13 Underrated Cuts Of Meat You Should Be Eating
Jun 09, 2023
Rising prices over the past few post-pandemic years have hit wallets hard, especially for foodies. According to the Bureau of Labor Statistics, food costs are up 6.7% year over year, meaning that you might want to think twice about reaching for ribeyes on your next trip to the grocery store.
Luckily, it's not all bad news. Thrifty shopping doesn't have to mean cutting back on flavor — on the contrary, it's an excuse to experiment in the kitchen. Cheaper and lesser-known meat cuts are often less expensive due to lower demand. It doesn't mean these cuts are lower quality, just that fewer people know what to do with them.
Offal, for example, has long been hailed for both its nutritional and culinary value. In other words, it's been eaten out of necessity as a cheap protein source, like oxtail in Jamaican cuisine, but also as a delicacy like foie gras, a staple at any white-tablecloth French establishment. Ultimately, it all comes down to preparation. Next time you find yourself looking to pinch a few pennies or need some culinary inspiration, try one of these lesser-known cuts. From chicken thighs to pork cheeks, these snout-to-tail selections won't disappoint.
Looking for an easy-to-prepare, grillable piece of beef that won't break the bank? Meet the flat iron steak. Butchered from the fatty part of the chuck (aka, the shoulder) of the steer, the flat iron is a more flavorful and tender cut than the similarly shaped flank steak. Thanks to its lesser-used location on the cow, the shoulder-cut steak features the best of both worlds: It's fairly lean with evenly distributed marbling.
The prep is the key to getting a tender, juicy steak out of this inexpensive cut. While the beefy flat iron is delicious on its own, it can be further elevated with a nice marinade applied either before or after grilling — that's right, reverse-marinating is a thing and the perfect party trick for procrastinators. Whether or not you choose to marinate, salting the meat in advance is crucial for a well-seasoned steak.
When it comes time to cook, whip out your trusty cast-iron skillet or head for the grill. The trademark thinness of a flat iron steak makes it a quick-cooking cut and an ideal dish for a crowd. Sear the steak for a few minutes on each side until it reaches your preferred doneness, though with its muscular makeup, cooking much over medium isn't recommended. As with any piece of meat, allow the flat iron to rest before slicing it thin and serving.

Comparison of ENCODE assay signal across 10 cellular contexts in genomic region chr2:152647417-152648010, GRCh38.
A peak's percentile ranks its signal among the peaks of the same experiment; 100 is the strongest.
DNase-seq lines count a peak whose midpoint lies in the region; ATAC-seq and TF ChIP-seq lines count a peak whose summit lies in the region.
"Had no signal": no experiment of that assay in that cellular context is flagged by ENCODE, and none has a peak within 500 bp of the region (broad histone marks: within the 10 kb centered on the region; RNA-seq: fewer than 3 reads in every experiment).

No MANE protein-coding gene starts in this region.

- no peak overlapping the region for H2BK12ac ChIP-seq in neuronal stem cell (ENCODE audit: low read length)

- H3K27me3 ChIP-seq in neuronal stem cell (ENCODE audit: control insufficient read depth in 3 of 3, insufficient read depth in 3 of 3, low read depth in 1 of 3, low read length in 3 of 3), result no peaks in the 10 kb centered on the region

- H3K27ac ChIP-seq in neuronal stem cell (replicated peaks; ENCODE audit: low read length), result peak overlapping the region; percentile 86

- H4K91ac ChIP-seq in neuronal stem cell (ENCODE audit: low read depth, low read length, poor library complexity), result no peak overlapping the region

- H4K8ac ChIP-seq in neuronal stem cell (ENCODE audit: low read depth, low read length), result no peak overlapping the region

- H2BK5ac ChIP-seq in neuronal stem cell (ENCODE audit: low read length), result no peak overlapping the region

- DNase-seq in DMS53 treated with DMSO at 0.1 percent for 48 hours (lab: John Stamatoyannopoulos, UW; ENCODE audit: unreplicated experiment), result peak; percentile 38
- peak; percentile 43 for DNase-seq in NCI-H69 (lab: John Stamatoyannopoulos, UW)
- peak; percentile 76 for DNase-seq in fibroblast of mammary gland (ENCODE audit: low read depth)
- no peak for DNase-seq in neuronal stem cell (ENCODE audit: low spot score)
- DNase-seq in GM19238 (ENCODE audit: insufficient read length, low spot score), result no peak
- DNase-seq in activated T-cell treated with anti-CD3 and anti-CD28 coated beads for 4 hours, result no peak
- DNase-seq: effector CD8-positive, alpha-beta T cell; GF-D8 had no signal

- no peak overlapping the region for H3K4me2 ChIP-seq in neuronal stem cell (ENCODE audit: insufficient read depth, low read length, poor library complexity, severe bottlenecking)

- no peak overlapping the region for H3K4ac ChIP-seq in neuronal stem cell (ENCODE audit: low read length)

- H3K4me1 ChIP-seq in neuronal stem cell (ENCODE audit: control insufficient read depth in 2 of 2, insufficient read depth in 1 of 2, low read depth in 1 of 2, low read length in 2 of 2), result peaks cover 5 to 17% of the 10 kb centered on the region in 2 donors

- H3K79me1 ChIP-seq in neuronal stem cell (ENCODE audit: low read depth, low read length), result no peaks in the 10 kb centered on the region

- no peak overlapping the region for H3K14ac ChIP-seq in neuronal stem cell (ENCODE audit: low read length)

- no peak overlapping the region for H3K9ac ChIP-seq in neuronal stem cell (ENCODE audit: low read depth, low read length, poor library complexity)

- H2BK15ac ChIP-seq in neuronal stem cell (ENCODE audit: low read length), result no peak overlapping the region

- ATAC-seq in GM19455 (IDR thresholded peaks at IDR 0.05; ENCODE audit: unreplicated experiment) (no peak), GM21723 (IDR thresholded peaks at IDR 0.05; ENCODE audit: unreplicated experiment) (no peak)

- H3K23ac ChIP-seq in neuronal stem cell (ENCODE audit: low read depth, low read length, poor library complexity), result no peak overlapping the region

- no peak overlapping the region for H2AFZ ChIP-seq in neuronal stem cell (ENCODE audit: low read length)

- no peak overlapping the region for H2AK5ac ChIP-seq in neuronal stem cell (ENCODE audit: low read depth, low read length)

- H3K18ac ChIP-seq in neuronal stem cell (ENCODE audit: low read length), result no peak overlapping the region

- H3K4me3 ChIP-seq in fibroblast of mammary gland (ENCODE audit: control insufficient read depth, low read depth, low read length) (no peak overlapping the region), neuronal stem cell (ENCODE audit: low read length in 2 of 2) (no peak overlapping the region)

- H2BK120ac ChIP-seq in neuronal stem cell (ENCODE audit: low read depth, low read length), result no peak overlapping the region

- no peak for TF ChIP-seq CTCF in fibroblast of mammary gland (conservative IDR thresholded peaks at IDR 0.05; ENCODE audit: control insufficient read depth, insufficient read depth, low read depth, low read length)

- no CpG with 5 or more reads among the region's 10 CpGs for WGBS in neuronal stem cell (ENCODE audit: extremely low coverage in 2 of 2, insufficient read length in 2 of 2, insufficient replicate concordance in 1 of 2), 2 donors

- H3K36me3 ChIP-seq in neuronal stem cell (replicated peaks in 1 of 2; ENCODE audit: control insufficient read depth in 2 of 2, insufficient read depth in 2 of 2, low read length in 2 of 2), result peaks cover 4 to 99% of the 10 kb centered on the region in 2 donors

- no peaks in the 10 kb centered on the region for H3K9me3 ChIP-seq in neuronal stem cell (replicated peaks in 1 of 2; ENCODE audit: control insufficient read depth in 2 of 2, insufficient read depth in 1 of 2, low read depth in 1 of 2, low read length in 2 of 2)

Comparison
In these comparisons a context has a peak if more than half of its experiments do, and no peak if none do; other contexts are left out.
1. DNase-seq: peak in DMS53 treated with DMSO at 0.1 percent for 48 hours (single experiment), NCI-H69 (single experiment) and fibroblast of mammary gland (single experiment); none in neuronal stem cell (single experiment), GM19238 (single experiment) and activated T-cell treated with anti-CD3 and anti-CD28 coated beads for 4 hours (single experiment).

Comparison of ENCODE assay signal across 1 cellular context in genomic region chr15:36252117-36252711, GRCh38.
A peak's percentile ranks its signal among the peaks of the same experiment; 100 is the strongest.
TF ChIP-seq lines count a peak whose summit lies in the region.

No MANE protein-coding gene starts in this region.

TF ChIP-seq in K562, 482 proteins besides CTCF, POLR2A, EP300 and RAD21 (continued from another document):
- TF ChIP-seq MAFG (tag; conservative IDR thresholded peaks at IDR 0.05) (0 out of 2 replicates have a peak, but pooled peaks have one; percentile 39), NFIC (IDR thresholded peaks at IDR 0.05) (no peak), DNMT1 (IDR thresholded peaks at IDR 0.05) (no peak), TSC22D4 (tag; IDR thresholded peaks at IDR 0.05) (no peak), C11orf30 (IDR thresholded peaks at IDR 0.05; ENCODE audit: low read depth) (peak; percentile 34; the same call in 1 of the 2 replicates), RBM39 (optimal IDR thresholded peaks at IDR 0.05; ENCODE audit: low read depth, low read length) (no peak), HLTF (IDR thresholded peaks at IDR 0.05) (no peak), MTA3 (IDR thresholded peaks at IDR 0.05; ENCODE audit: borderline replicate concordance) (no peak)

Another lean, grill-friendly option, tri-tip gets its name from the triangle-shaped roast cut from the bottom sirloin, a notoriously tough part of the cow typically avoided by steak connoisseurs. With its light marbling, however, the tri-tip is a surprisingly tender cut, especially when shown a little love prior to cooking.
Some see a lean steak as flavorless, while others find it an exciting culinary challenge. Tri-tip plays well with myriad marinades, dry rubs, and other seasonings, making it a wonderfully neutral base for testing new flavor combinations. The less-common cut is also on the inexpensive side, so you can experiment to your heart's (or wallet's) content. Feeling overwhelmed by the endless opportunities? Start your tri-tip journey with a sweet and zesty taco Tuesday upgrade. Salt, pepper, and 35 minutes in the oven make for a perfectly cooked tri-tip roast to be sliced thin and wedged in warm tortillas with homemade guacamole, juicy pineapple, and a dash of fresh cilantro.
Not typically found on your average American dinner table, the beef tongue can be a tough sell for even the most adventurous eaters. While its visceral shape is a turn-off for some, the beef tongue has historically been a dinner staple in several global communities, notably (but not exclusively) in Mexican, Central American, and Ashkenazi and Sephardic Jewish traditions.